Local couple seeking marriage equality considers suing Pa.
Some gay rights groups say there's still a lot of work to be done in the wake of a major ruling last week by the U.S. Supreme Court.
That ruling, in part, granted some federal benefits to same sex couples in states that allow gay marriage. Some local groups say the ruling didn't go far enough.
Gay and lesbian groups say it's about civil rights, marriage equality and anti-discrimination.
Tim Hare and Earl Ball have been together for 37 years.
"Love at first sight. We have been together ever since," said Hare.
The couple was married in Canada and New York, but has called Easton home for most of the relationship.
But after last week's Supreme Court ruling striking down California's same sex marriage ban and granting some federal benefits in states that recognize gay marriage, Hare and Ball, like many other local gay and lesbian couples, are considering their future here or in states that recognize their marriage.
"We thought, 'Do we flee and run and just destroy our lives here or do we fight to get Pennsylvania on board with full marriage equality?'" said Hare.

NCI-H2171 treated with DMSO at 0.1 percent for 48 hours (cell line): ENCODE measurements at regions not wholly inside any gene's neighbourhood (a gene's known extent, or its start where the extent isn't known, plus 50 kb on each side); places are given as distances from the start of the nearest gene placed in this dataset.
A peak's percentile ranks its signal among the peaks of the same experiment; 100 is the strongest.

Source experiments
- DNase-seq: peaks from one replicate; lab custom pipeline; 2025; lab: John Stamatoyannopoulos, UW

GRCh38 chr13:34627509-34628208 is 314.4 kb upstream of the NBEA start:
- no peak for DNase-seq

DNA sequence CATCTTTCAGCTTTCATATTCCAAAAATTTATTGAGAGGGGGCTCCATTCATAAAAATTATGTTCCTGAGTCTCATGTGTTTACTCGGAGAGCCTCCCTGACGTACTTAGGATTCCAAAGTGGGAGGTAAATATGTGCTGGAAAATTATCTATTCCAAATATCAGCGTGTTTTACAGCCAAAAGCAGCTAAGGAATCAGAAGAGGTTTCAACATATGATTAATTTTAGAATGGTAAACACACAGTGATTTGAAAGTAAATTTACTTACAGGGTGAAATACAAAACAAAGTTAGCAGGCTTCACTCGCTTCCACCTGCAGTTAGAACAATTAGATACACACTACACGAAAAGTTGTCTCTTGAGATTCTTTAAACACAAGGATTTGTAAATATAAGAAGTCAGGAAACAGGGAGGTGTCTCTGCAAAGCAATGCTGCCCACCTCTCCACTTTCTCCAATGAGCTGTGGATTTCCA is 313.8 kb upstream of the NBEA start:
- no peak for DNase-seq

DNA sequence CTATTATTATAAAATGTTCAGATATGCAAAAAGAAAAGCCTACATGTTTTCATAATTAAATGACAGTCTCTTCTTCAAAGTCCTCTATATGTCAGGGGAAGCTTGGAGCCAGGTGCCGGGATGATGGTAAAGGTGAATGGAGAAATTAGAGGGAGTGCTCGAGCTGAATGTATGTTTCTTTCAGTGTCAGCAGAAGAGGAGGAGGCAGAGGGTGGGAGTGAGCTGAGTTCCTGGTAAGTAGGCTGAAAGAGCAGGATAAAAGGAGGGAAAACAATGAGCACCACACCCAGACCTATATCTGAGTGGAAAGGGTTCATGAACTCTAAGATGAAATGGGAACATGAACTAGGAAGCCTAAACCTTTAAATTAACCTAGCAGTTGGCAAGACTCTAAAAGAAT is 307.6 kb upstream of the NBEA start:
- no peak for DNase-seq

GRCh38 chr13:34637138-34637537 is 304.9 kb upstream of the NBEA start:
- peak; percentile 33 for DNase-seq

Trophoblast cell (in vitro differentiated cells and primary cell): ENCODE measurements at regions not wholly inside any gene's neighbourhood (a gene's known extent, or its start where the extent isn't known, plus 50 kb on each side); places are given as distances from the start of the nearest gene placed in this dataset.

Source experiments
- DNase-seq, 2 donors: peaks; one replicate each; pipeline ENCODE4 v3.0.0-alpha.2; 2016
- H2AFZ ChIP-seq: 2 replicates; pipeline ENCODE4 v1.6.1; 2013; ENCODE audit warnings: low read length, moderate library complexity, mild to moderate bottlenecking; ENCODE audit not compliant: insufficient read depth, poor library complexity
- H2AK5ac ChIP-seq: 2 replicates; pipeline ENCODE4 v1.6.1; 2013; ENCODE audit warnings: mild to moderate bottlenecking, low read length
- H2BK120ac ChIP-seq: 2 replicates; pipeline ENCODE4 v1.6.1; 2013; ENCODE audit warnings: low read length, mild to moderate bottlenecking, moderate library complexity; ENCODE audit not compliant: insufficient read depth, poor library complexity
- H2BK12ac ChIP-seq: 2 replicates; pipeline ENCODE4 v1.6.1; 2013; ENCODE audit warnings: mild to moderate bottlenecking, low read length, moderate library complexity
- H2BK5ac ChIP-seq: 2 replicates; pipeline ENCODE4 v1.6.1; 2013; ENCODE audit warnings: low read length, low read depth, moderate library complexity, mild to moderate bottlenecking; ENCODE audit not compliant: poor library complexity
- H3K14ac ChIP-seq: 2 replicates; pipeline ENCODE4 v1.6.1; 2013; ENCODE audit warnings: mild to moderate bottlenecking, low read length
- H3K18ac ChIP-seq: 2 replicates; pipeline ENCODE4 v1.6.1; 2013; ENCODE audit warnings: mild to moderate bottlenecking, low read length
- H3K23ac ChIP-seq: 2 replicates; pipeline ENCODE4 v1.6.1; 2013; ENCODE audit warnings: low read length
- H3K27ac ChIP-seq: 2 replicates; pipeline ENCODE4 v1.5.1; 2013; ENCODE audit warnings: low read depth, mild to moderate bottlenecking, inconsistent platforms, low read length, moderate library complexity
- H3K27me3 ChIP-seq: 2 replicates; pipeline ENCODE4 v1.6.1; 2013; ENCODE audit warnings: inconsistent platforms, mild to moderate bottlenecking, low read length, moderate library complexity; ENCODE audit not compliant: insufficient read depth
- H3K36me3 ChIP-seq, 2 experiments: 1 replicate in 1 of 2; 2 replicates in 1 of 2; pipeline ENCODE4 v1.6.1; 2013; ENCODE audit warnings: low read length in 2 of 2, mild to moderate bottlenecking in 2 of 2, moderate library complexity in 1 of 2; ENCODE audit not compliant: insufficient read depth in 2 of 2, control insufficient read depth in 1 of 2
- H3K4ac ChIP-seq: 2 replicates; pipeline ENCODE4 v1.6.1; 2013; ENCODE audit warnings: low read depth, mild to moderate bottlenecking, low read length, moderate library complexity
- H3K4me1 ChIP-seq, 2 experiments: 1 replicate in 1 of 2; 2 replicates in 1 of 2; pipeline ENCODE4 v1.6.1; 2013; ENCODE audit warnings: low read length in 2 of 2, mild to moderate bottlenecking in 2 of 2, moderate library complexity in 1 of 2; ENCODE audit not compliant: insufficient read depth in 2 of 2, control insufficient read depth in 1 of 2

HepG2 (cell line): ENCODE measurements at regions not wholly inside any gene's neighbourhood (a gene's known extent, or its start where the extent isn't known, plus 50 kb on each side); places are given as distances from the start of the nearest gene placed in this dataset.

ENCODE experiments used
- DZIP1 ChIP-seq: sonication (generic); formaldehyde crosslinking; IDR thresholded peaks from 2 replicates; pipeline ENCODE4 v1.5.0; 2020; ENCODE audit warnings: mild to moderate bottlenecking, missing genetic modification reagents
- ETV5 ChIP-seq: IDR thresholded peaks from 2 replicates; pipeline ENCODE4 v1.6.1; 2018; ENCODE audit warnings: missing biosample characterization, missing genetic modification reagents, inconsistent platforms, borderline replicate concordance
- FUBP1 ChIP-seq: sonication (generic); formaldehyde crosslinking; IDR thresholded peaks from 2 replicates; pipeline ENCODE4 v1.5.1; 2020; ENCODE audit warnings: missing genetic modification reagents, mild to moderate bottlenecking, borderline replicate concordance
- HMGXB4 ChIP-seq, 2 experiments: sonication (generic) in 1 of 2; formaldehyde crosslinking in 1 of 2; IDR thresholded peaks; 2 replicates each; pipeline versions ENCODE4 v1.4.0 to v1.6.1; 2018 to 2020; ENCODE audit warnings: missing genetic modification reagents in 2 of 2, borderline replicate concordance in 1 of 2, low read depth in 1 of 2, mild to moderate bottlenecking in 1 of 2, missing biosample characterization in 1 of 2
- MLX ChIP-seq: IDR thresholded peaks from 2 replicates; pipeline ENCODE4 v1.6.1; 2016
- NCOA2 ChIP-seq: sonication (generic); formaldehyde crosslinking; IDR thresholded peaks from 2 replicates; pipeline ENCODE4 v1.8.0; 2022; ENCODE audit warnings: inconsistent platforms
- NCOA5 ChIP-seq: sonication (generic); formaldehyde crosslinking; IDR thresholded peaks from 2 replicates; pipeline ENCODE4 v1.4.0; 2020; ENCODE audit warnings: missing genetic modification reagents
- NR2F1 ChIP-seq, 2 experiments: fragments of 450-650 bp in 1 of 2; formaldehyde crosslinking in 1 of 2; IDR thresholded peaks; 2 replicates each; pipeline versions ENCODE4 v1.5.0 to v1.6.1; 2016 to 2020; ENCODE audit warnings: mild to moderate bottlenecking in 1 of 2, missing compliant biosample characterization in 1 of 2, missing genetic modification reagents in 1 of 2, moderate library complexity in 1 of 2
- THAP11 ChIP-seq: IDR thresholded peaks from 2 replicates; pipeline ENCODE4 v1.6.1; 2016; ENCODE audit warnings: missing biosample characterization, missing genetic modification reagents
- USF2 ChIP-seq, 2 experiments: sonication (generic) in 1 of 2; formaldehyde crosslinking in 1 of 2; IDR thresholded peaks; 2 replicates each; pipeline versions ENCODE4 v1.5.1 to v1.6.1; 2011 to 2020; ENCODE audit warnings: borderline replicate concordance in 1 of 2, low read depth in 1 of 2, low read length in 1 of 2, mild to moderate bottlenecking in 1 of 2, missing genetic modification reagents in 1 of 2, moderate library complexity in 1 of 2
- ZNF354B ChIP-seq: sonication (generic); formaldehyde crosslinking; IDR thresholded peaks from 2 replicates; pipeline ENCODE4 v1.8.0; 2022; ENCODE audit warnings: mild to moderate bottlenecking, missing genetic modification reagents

The couple is talking about suing the state of Pennsylvania in federal court, possibly with other local residents.
While the outcome is uncertain, Adrian Shanker, president of Equality Pennsylvania, said, despite the fact the Supreme Court's ruling did not directly impact Pennsylvania, it did provide federal rights to many Pennsylvanians.
"If you are a binational, same sex couple living in Pennsylvania and you are legally married in one of the 13 states or Washington, D.C., you can apply for a green card for your spouse. And if you are a federal employee who lives in Pennsylvania, even if you work in Pennsylvania, if you are legally married in a state that recognizes, it you will be eligible for federal employee benefits," said Shanker.
Shanker said legislators are also taking on the issue of gay and lesbian civil rights.
"House Bill, Senate Bill 300, would end legal discrimination against LGBT Pennsylvanians," Shanker said.
Allentown, Easton and Bethlehem are among the 32 Pennsylvania municipalities that already make it illegal to fire someone, deny them housing or remove them from public accommodation because they are gay or lesbian.
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